A first visit to the Roundhouse tonight – and I was very impressed. It’s a good size venue: big enough to create a sense of anticipation but small enough so that, wherever you sit, you have a great view of the stage. It’s a really friendly place, too, where the staff go out of their way to be helpful.
We were here to see Beth Orton, as part of 2018’s ‘In the Round’ series. This was another first for me; I’ve never seen her perform live before and was interested to find out what kind of performer she is. You forget how long this folktronica singer’s been around – Beth’s debut album, ‘Trailer Park’, came out in 1996. Gulp.
Mind you, she hasn’t changed one bit. Tall and striking, Beth Orton looks just the same as she always did. She’s what I think of as a “no fuss” performer – just her, her guitarist Grey McMurray and an arrangement of red roses on stage.
Launching straight into ‘Keeps Me Up All Night’ and then into ‘I Was Crying Out to You’, it was a good couple of songs before Beth said anything. Endearingly, she looked a bit nervous to begin with, although those nerves dissipated as the crowd (the best-behaved I’ve ever seen at a gig – honestly. So polite!) began to respond to the music.
Also endearingly, although Beth has a newish album out, she performed as many tracks from her back catalogue as she did from ‘Kidsticks’. Several songs in, you could see her relaxing (“It’s like a big old hug being In the Round, isn’t it?”), eventually picking up one of her guitars and strumming the intro to ‘She Cries Your Name’ – to loud cheers.
After ‘1973’, one of the most memorable tracks on ‘Kidsticks’, Beth paused to chat: “I’m doing this now, in case they leave early, but today’s my father-in-law’s 69th birthday and for the first time in his life he has eaten papaya and listened to Sade!”. Beaming at us all, she proposed: “Let’s have a little burst of Happy Birthday – it’ll make up for the fact that I didn’t get him a card!”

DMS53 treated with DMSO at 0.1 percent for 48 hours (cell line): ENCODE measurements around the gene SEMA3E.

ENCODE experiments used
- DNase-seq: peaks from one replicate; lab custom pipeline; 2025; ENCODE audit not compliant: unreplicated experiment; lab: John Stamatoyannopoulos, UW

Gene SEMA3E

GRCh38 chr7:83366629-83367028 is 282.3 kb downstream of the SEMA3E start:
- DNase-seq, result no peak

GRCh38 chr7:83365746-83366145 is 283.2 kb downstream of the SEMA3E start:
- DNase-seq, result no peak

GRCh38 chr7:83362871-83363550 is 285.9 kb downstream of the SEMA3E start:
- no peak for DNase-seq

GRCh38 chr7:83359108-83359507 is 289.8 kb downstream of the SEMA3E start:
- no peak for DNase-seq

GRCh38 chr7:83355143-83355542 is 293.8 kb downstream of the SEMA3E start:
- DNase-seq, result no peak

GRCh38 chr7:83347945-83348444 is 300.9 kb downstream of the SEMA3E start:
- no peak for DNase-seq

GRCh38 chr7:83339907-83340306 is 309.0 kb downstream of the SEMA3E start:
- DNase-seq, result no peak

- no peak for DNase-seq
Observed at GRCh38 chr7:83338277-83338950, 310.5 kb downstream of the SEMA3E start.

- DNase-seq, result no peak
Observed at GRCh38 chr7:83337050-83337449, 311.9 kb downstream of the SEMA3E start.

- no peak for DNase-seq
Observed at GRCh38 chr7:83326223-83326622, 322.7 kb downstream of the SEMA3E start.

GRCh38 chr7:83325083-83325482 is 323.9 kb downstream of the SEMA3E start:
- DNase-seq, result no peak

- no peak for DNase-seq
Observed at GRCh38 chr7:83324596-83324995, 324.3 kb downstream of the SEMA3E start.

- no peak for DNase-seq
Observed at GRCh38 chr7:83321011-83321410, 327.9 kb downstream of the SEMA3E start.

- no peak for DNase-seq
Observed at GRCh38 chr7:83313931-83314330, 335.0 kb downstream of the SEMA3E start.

After ‘Shopping Trolley’ came my favourite moment of the night so far: ‘Mystery’, from ‘Sugaring Season’. Just beautiful. From there, into ‘Falling’, another ‘Kidsticks’ track. And then, the very best moment of the show, an emotionally-charged version of ‘Pass in Time’. Grey McMurray sat this one out, so it was just Beth and her guitar – and some mighty fine guitar work she treated us to, I might add. By now, the atmosphere was electric; you could have heard a pin drop.
Then came ‘Candles’, followed by ‘Central Reservation’, with Beth bemoaning the fact that the evening was nearly at an end. “This has gone by very fast – it’s so nice to be here, though”. Of course, there was an encore, ‘Stolen Car’ – and then: “This is for all the lovers in the house, as it’s nearly Valentine’s Day. It’s called ‘Dawnstar’.”
I love that song. Elegant and haunting – rather like Beth, you might say – hearing it performed live sent shivers down my spine, just as any self-respecting encore should. This was not to be the last song of the night, though. That accolade was reserved for a blissful rendition of ‘I Wish I Never Saw the Sunshine’, her first-ever single, with Beth telling us, sweetly: “I’m so excited to be here. And I’m thankful that you’ve all come out on a grey, cold February night for me”.
The pleasure, Beth, was all ours.